Competencia Comunicativa

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la-competenza-comunicativa
Análisis del español aprendido como L1 y español aprendido como L2

La competencia comunicativa es uno de los conceptos más importantes de la lingüística, esto es importante tanto en la adquisición de la lengua materna como en la adquisición de una segunda y además es muy importante a un nivel práctico, lo de la enseñanza de una lengua.
Antes de describir que es la competencia comunicativa se necesita explicar que es la lengua y que significa aprenderla:

La lengua es un instrumento de comunicación y pensamiento utilizado por un grupo de personas, que puede ser verbal o escrito, basada en símbolos sonoros o gráficos. Una persona puede hablar más de una lengua y si es así, se suele clasificarlas en lengua materna (adquirida en la infancia) y otra lengua (adquirida en el curso de la vida): este ensayo se referirá a estos dos términos como L1 y L2.

Aprender una lengua significa conocer y saber utilizar sus reglas gramaticales y sus convenciones.

El término de competencia comunicativa fue acuñado por Dell Hymes, antropólogo y sociolingüista de los estados unidos, al final de los años 60 (1966) y se concentra en la capacidad de un ser humano de comprender la lengua y saber producir un discurso con esta, el saber usar intuitivamente sus principales funciones.

Citando el Centro Virtual Cervantes “La competencia comunicativa es la capacidad de una persona para comportarse de manera eficaz y adecuada en una determinada comunidad de habla” (http://cvc.cervantes.es/ensenanza/biblioteca_ele/diccio_ele/diccionario/competenciacomunicativa.htm)

¿Pero que es una comunidad de habla? Es un grupo social de hablantes que comparten una lengua y el uso de esa.

La competencia lingüística, según M. Canale (1983), es formada por cuatros componentes: Competencia Lingüística, competencia sociolingüística, competencia discursiva y la competencia estratégica.

  1. La competencia lingüística es el conocimiento del código del lenguaje: su gramática y su vocabulario, su sonidos y sus pronunciaciones (Fonética), el conocimiento de las reglas que manejan la interacción entre los sonidos (Fonología), su reglas ortográficas y los signos de puntuación (Ortografía), el conocimiento de las reglas de formación de palabras (Morfología), su reglas de pronunciación y la habilidad de poder leer un texto escrito en una lengua específica (Ortoepía) y por fin conocer y saber distinguir los significados de las palabras.
  2. La competencia sociolingüística es el conocimiento de las reglas socioculturales de un lenguaje específico, por ejemplo, conocer los “Taboo” de una cultura, sus reglas de educación y cuando se deben utilizar, etc.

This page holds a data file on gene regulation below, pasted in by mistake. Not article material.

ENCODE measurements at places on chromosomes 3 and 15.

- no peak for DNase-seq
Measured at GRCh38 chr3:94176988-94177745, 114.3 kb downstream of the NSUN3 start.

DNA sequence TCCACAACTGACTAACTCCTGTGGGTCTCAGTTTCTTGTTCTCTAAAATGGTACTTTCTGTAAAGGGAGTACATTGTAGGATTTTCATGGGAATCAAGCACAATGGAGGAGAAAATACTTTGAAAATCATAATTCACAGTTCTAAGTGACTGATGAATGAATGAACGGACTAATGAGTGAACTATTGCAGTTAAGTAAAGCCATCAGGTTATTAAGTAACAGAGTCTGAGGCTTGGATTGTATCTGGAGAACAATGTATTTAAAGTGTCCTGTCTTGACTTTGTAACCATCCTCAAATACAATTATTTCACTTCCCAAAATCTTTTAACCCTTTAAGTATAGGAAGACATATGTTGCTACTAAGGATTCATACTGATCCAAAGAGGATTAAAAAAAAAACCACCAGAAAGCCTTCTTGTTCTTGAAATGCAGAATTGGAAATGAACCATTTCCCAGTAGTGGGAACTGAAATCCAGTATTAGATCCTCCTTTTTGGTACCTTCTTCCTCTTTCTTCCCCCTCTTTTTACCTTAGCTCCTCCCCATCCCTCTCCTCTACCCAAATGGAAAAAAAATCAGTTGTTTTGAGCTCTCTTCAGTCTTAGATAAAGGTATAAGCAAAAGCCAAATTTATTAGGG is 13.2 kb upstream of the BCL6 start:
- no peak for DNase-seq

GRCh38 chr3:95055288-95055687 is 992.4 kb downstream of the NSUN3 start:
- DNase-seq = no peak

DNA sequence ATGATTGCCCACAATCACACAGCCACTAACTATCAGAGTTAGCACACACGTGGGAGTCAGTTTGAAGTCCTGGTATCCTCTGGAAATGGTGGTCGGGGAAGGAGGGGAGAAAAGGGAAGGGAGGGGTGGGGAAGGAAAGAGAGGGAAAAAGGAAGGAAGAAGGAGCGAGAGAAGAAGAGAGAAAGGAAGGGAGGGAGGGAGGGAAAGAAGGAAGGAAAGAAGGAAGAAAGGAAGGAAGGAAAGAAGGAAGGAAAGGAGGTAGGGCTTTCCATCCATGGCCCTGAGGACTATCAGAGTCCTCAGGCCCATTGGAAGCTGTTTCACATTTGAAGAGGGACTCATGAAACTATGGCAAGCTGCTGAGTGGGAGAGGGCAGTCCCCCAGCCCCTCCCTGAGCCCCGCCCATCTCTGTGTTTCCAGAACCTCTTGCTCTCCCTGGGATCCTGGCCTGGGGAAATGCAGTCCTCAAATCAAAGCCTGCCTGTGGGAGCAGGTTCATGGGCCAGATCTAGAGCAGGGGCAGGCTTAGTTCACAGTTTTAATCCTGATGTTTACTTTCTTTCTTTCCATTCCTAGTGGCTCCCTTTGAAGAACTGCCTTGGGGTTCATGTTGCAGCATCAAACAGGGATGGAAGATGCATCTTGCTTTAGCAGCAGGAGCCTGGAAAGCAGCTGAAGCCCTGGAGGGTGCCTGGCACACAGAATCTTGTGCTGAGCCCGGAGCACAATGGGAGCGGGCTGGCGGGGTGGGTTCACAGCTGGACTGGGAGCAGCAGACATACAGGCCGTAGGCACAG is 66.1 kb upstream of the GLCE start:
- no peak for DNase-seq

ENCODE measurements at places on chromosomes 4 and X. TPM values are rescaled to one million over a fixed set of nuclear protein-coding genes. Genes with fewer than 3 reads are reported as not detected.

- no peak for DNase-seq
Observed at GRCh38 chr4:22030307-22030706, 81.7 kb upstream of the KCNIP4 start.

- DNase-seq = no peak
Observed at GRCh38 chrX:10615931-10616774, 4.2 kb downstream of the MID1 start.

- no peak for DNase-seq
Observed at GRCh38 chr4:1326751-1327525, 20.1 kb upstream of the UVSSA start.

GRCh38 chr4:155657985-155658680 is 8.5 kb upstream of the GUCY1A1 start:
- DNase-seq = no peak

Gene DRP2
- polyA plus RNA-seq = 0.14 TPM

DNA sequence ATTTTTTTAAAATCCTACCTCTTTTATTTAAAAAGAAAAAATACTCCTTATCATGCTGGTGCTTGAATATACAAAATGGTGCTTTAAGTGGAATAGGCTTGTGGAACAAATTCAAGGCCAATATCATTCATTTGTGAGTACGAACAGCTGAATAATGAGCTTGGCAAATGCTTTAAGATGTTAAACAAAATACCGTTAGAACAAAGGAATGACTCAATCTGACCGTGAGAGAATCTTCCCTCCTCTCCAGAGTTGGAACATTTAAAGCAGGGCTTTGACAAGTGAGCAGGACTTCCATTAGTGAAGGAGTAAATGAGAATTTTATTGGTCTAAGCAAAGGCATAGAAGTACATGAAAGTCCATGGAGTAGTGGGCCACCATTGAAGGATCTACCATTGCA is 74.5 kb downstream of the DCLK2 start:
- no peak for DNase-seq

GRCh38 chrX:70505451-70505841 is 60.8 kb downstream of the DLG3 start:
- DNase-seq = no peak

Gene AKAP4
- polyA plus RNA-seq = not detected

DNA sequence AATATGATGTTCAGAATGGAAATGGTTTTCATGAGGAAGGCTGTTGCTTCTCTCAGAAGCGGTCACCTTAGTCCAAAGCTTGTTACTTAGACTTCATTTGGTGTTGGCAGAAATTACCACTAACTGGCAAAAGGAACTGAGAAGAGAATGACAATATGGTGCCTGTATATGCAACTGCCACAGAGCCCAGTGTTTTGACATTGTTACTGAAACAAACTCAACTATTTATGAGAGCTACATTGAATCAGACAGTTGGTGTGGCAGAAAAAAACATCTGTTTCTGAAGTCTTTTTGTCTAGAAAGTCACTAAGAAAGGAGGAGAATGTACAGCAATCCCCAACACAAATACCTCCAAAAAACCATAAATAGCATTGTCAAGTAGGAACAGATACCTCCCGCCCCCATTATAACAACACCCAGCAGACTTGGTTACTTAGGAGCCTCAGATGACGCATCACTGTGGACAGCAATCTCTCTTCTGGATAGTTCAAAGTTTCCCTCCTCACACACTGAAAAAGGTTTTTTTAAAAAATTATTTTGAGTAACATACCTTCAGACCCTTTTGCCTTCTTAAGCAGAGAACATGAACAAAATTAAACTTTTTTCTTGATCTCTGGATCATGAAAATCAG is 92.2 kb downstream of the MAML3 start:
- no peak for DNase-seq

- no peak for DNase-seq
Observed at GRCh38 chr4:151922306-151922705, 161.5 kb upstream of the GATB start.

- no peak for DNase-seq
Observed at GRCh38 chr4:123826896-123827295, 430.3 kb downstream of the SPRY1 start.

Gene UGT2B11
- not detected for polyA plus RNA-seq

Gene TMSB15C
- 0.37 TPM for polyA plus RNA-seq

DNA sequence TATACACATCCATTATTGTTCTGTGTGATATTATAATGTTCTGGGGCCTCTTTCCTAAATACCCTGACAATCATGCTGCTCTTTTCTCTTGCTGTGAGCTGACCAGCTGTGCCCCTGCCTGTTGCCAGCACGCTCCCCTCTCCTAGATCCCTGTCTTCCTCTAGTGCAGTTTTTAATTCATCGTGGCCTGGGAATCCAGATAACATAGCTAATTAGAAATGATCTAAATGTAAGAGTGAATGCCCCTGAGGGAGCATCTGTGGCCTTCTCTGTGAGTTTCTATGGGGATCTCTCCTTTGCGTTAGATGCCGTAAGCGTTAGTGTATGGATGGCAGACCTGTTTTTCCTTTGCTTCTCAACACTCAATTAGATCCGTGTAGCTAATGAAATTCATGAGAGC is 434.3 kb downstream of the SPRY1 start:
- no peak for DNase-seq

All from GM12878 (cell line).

3. La competencia discursiva es el saber cómo se produce y se entiende un texto, tanto oral como escrito. El saber combinar las estructuras del lenguaje en diferentes contextos.
  4. La competencia estratégica es la habilidad de mantener el canal de comunicación abierto en diferentes situaciones de dificultad en un lenguaje target, por ejemplo, recursos de autobservación, corrección, adaptación, etc.

Sucesivamente otros autores como Van Ek añadieron la competencia sociocultural y la competencia social.

Hay tres corrientes que aportaron a la construcción del concepto de competencia comunicativa: La corriente pragmática, el análisis del discurso y la funcionalista. Entre estas tres corrientes hay lingüistas muy importantes como Martinet, Jackobson, el mismo Hymes y M.A.K. Halliday y todos se enfocaron en sus estudios sobre el significado de competencia comunicativa y la función del lenguaje.

Ahora el ensayo se enfocará en el aprendizaje del español como L1 y el aprendizaje del español como L2 y que rol tiene la competencia comunicativa en estos dos procesos.

El momento más adecuado para el desarrollo de la competencia comunicativa y como consecuencia el aprendizaje de una lengua, y en este caso en particular del español, es la infancia porque uno no es todavía anclado a las coerciones de la lengua materna.

Halliday, a diferencia de Jackobson, se opone a la idea de “adquisición de la lengua”: él está de acuerdo con la noción de desarrollo; lo que los niños adquieren es una “amplitud de potencial de significación” (Halliday, 1982 p.42) y todo se puede relacionar a una constante “expresión-contenido” y por eso Halliday divide el lenguaje entre macrofunciones (Interpersonal, ideacional y textual) y microfunciones (Símil a los de Jackobson).

¿Cómo se desarrolla la competencia lingüística en L1 en los niños hispanohablantes? El desarrollo empieza desde los primeros instantes en que el niño inicia a entender el ambiente que lo rodea, en este contexto juegan un rol importante el ambiente y las interacciones del niño.

Se puede decir que el aprendizaje de una lengua materna, en este caso del español en España, es implícito y desavisado, es algo que se adquiere naturalmente: ej. El niño/niña aprende las palabras más utilizadas en el ambiente familiar como mama o papa; El niño/niña no tiene una consciente relación entre el significado de la palabra “mama” y su mama.

Después de un general conocimiento del mundo por parte del niño otro rol importante es lo de la escuela y de la enseñanza, el rol del profesor: en este contexto el profesor enseña a utilizar la lengua como medio de comunicación, instalando en los niños hispanohablantes los conocimientos de gramática y de vocabulario específico. La enseñanza del español como lengua materna y en un ambiente donde el español es la lengua oficial, es encentrado sobre todo en la oralidad. Al final de la escuela primaria el niño/niña ya ha empezado a construir su competencia comunicativa: es capaz de hacer una conversación, tiene una buena gramática y un vocabulario básico y empieza a tener cuenta tanto en “lo que se dice” como en “lo que una persona quiere decir”.